PART 2: Tag Tab

Continuing our discussion on the Character Template system, we are going to get in depth on the Tag Tab.

The Tag tab is what you’re presented with when you first add a Component Tag. At first, it’s pretty daunting. There’s a fair amount of attributes and, plus the shit ton of tabs we listed in the last post.  Now, like I mentioned in the last post, the Tag tab is how you specify what type of component you are creating and all the like.

Now, the first thing you’ll see is the type dropdown. This dropdown has a boatload of options.  What’s not apparent at a glance is that the number of tabs you see in the Attribute Manager is directly dependent on what you choose  for the type. To get even more confusing,  a lot of the types, show the same number of tabs. So what the hell is the secret? Well, this is definitely a case of read the manual. The manual breaks this down pretty well.

There are essentially 3 types of components: Anatomical, Helper, and Character. The anatomical types are: None, Pelvis, Limb, Spine, Hand, Foot, Digit, Head, Tail, Wing, Custom. They all are basically the same. Same tabs, same features, etc. The only real difference is just that there are different icons for each one to make it easy to distinguish. But in all reality, you arm component could be set to spine, and nothing bad would happen.

The only other difference, is in the Hand and Foot components. They behave slightly differently when built, in that they display all the user data for any child digit joints. This means you could select your hand to edit your fingers, instead of needing to select each individual finger. A nifty help, but in terms of template setup, no difference in behaviors amongst them all.

The next type are the Helper types: Group, Controller, and Component. Now, full disclosure, I don’t remember what the Group type does. It does not have an Insertion Tab like the other two, and I have never used one. So…just ignore it for now, because I don’t remember it’s purpose. The other two are extremely useful and helpful. They basically allow you to define bits of your rig, and place them in other places than what’s been defined in the anatomical type. So maybe you have an object that needs to be inserted under an object found in an earlier component. Then use the Component type. It basically gives you the ability to place objects wherever you need them to go. The Controller type is the same thing, but it allows you to effectively tag an object as a Controller. which means if you were to set the Character Object’s display to be Controllers, these objects would displayed.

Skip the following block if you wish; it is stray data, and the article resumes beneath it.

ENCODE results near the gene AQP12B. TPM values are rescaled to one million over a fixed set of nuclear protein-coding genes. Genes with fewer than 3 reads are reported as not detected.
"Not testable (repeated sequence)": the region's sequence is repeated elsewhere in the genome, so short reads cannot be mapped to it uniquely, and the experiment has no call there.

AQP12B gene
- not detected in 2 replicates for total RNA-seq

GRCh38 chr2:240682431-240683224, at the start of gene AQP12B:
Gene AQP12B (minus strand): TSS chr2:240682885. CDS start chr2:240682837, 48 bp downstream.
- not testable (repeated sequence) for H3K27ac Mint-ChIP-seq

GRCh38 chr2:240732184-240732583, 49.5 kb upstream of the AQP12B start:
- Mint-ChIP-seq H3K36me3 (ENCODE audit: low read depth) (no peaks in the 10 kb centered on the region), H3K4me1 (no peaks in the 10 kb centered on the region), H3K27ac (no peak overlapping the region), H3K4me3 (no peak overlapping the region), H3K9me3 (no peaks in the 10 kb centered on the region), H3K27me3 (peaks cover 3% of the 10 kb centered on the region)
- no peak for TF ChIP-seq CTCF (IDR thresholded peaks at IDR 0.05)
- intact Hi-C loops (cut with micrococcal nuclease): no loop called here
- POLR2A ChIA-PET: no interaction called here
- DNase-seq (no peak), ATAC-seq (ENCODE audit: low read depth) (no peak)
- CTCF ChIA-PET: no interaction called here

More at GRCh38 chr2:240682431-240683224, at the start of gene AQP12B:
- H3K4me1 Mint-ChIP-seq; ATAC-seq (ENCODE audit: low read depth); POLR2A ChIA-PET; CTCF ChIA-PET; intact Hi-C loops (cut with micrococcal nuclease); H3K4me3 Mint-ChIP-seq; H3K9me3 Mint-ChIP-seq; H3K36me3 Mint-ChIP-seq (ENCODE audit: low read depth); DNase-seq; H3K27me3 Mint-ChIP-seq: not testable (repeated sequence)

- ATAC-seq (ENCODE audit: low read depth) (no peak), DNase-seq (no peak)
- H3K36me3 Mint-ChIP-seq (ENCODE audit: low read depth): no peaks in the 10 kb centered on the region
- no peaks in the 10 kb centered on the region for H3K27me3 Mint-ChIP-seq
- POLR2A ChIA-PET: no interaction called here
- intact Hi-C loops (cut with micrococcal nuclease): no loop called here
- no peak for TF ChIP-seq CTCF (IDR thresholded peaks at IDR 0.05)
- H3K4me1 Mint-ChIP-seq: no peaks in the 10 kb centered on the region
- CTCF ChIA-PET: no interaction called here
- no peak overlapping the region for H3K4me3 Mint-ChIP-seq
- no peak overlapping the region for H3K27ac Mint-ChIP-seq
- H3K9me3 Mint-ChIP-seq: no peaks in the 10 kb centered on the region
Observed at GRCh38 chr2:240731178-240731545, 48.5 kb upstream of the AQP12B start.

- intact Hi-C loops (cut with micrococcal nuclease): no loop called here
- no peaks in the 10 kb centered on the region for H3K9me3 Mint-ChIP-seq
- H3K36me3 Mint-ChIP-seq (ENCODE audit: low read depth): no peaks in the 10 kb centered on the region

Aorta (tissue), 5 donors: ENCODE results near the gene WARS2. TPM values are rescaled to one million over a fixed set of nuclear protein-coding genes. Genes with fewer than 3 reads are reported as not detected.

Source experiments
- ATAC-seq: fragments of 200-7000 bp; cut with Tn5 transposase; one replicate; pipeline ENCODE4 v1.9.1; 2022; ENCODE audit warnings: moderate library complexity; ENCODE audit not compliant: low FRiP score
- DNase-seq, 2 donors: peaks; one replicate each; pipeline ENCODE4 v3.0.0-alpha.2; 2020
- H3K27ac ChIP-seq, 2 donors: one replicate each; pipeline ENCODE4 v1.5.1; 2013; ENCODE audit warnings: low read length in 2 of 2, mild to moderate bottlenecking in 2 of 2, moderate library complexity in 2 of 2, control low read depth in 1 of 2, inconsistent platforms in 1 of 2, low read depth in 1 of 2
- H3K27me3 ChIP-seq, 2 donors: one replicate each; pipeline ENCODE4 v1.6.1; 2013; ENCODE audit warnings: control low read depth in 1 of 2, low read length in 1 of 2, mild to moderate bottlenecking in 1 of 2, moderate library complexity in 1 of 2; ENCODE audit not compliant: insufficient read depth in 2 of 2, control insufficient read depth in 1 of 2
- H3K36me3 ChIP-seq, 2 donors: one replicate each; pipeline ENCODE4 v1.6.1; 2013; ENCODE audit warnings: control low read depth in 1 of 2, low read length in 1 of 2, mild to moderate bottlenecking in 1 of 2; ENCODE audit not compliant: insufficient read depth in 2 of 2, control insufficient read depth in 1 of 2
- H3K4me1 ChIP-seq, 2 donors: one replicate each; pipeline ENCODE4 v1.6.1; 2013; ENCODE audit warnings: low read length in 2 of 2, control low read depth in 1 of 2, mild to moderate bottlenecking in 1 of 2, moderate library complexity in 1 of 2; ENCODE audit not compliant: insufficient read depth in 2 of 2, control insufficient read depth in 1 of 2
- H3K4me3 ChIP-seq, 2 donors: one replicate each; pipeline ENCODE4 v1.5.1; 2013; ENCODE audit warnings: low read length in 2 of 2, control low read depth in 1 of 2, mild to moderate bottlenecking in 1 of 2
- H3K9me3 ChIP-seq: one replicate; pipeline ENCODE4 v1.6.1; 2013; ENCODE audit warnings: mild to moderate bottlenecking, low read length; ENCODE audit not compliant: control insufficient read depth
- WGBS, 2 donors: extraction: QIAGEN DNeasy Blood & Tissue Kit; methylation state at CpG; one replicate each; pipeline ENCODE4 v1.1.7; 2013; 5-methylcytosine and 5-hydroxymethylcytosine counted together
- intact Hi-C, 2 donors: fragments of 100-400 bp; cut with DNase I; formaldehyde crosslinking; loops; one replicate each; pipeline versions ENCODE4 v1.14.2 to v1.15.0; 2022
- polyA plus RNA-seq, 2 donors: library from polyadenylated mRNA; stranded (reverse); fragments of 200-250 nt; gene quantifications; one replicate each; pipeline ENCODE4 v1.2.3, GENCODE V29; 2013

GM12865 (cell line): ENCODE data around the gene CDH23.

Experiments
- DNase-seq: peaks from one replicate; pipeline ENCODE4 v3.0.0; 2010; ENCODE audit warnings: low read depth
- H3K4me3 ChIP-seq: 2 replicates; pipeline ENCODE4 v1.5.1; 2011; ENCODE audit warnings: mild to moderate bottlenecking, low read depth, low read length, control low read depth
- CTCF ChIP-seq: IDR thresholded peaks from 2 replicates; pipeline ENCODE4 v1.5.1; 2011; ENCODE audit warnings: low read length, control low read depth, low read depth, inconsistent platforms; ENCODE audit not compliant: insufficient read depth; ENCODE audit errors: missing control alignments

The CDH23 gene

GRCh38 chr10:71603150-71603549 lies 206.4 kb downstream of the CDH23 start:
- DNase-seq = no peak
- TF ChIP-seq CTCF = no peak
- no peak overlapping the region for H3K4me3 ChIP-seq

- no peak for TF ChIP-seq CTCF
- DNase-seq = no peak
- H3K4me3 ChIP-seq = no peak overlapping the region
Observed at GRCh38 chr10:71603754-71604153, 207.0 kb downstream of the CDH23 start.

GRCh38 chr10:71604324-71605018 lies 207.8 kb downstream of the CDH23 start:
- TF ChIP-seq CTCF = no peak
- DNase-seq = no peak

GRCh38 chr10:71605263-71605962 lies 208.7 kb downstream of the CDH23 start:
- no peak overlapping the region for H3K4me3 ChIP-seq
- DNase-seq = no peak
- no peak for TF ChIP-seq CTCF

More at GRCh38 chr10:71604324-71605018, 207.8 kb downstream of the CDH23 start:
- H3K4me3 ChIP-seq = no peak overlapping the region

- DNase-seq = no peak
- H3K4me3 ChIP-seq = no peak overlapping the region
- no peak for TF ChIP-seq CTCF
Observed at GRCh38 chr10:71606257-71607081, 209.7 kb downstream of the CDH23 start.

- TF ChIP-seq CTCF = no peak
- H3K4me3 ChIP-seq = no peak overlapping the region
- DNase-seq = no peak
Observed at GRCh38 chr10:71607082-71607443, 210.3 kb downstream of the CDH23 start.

The Character type is used to define your Character. Usually your top most object with the component tag will be set to the character type. All other Components need to reside underneath this one to be included in the template.

Now, when you switch types, in addition to the number of tabs changing, the attributes in the Tag tab change as well, based on whether it is an Anatomical, Helper, or Character type.

Helper types, only allow for a name and icon field. And honestly, the icon field is sort of useless, since you really gotta try to make it visible(ie by changing Character Object display types).  The Character type, allows you to specify what type of character you are making(ie biped, insect, etc). Don’t rack your brain over it, because it’s only affecting the size of your rig that gets built automatically. You can choose your own icon here, which would be displayed when you create this template, so that can be cool.

The more interesting bits, are in the Axis group. This allows you to specify which direction is Forward, and which is Up. By default it’s -Z and Y respectively. This corresponds to the Front View. This will affect how your character is built, and how it’s facing.  The Sizing determines the height your character is built at. By setting it to Auto, it will try to use whatever size is defined in the Help, and use it so long as the Character Object has the Auto-Size check box on. You can also choose to set a custom size, or not do any whatsoever.

The settings that show up for the Anatomical types, are meant to control the naming of things. The Name field is for what your component will be called in the Object Manager after it’s been created. If you leave it bank, it will use the object’s name instead. The object in this case is the object the component tag is applied to. The Display Name is for what is displayed in the Button in the Attribute Manager, that lets you create the component.

Below the Naming and Icon business, lies the Main Controller and User Data fields. Main Controller lets you define what object or controller object will be selected when you select the Component in the Object Manager. It’s important to note that this ONLY comes into play when you are in the Animate mode. Otherwise, it just uses the object that has the Component Tag on it. The User Data list is for any objects in your component that have User Data. This will allow all those object’s User Data to be displayed in the Controls Tab of the Character Object. This allows you to keep all the necessary bits of a component in one, easy access place.

The Transform group allows you to specify how each component you create will be moved. You normally don’t need this. Where it comes into play is for components that get inserted into the same location multiple times(ie Fingers). It allows you to specify a transform to apply to offset each new Component.

That’s a lot to take in. Start off by just Creating your Character using the Character type, then work on your anatomical ones.  Then add any helper types as needed. Next time we’ll take a look at the Insertion tab and try to demystify it.

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